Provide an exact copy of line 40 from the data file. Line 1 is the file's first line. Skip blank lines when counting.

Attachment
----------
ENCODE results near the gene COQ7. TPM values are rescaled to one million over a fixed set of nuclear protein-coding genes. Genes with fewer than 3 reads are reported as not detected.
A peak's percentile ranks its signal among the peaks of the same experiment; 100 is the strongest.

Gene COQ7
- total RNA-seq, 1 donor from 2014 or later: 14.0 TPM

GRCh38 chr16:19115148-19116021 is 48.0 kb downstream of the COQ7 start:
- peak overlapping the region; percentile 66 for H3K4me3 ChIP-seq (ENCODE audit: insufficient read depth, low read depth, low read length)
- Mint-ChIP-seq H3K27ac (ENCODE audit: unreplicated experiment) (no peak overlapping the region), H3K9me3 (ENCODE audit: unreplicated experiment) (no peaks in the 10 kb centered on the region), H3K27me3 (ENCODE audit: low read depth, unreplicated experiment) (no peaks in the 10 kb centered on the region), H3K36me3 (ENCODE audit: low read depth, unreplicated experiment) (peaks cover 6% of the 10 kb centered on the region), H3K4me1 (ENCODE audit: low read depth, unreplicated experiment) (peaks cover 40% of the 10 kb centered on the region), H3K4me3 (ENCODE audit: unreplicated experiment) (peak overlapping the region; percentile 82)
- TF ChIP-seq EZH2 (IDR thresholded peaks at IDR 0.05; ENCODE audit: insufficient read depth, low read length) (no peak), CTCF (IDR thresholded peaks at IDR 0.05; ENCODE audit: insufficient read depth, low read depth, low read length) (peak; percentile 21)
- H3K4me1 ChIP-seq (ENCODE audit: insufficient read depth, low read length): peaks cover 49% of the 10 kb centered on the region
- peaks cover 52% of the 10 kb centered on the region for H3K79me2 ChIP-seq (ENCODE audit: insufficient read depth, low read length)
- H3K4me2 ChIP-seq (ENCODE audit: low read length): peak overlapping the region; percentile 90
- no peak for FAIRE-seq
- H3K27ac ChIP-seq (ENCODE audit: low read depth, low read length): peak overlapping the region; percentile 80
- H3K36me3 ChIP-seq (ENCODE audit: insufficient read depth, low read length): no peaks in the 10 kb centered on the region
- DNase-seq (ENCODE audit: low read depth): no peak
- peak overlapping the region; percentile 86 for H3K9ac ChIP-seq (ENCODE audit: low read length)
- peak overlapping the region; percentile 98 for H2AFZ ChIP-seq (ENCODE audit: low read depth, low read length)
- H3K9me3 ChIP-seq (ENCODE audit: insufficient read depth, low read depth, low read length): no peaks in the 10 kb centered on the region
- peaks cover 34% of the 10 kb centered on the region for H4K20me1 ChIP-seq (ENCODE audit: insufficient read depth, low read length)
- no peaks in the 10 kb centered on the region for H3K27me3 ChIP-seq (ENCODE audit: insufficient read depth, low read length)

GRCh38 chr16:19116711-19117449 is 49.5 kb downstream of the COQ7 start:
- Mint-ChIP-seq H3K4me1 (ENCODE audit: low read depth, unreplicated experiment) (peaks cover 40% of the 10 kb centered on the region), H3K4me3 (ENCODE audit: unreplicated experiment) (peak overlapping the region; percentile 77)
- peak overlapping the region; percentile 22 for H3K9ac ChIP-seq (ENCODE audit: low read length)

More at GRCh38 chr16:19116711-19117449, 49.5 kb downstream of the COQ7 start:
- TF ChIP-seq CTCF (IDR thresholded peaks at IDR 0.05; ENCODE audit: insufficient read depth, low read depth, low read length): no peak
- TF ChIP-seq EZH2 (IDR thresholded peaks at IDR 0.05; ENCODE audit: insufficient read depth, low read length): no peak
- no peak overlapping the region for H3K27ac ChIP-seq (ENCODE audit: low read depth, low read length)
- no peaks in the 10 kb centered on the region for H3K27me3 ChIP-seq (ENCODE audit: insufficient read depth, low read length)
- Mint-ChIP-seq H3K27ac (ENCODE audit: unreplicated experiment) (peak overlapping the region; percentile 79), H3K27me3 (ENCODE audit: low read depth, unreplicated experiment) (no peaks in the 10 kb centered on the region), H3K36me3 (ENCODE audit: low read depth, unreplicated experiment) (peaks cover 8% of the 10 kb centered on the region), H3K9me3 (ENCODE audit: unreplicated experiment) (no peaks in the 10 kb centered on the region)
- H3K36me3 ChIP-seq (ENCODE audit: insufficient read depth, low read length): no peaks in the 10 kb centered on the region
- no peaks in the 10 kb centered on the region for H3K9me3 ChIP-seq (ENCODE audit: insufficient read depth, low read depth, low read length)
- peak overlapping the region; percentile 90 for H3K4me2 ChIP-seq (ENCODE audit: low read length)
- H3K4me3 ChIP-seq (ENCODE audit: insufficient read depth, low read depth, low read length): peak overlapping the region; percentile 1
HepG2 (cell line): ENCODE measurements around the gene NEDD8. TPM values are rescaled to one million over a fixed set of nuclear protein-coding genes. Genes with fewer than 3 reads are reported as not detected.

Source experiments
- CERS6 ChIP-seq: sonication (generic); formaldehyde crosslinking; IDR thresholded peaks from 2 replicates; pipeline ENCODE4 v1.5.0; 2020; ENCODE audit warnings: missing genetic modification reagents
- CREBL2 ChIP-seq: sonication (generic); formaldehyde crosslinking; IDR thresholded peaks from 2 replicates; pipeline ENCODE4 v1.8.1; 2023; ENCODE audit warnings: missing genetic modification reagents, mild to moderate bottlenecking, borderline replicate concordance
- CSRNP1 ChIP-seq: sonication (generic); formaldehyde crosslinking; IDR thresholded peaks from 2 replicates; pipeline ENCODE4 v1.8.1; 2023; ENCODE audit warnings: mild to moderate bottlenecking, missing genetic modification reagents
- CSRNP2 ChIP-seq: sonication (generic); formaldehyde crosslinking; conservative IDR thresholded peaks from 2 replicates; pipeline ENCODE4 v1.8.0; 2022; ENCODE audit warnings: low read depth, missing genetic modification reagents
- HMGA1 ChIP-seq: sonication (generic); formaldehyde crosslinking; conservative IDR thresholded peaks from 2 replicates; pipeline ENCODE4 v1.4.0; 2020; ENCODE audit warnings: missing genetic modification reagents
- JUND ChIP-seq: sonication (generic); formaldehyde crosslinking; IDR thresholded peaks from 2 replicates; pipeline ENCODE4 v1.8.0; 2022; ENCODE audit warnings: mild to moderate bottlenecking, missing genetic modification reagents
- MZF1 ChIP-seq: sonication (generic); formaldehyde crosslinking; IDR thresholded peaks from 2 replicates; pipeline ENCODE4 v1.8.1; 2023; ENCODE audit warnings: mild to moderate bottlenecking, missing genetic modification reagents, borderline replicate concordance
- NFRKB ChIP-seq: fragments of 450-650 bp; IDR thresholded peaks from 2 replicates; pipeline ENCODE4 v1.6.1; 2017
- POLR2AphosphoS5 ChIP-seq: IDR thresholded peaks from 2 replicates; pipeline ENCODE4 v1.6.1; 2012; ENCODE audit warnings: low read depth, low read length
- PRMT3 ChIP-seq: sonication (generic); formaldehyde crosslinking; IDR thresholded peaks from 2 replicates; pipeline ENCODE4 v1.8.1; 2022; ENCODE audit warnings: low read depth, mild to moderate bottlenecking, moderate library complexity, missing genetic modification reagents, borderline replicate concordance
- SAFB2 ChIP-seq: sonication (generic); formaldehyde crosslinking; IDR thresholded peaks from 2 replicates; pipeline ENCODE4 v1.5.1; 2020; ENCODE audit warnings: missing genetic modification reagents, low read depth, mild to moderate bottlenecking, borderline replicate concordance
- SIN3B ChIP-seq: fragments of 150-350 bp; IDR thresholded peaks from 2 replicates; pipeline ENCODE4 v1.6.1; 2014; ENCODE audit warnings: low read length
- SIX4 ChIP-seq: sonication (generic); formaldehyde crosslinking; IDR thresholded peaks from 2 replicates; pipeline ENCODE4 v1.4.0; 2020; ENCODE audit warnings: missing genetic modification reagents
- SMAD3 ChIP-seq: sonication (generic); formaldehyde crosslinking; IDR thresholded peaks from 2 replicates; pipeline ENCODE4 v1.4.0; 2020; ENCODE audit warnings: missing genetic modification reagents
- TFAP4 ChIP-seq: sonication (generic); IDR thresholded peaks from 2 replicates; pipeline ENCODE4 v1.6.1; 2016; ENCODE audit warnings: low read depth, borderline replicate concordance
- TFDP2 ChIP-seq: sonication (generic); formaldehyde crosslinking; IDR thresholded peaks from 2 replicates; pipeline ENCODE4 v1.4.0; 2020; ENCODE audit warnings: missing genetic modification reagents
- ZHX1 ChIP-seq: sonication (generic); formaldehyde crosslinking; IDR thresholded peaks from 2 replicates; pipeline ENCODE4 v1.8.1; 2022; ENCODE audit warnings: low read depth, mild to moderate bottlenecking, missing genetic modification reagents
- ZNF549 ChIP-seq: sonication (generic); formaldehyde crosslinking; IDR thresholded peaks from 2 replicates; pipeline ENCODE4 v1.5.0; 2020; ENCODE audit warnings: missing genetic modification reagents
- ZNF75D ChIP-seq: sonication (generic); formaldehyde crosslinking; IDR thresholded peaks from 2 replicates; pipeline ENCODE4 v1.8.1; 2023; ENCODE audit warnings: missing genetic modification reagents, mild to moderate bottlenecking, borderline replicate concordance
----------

- HMGA1 ChIP-seq: sonication (generic); formaldehyde crosslinking; conservative IDR thresholded peaks from 2 replicates; pipeline ENCODE4 v1.4.0; 2020; ENCODE audit warnings: missing genetic modification reagents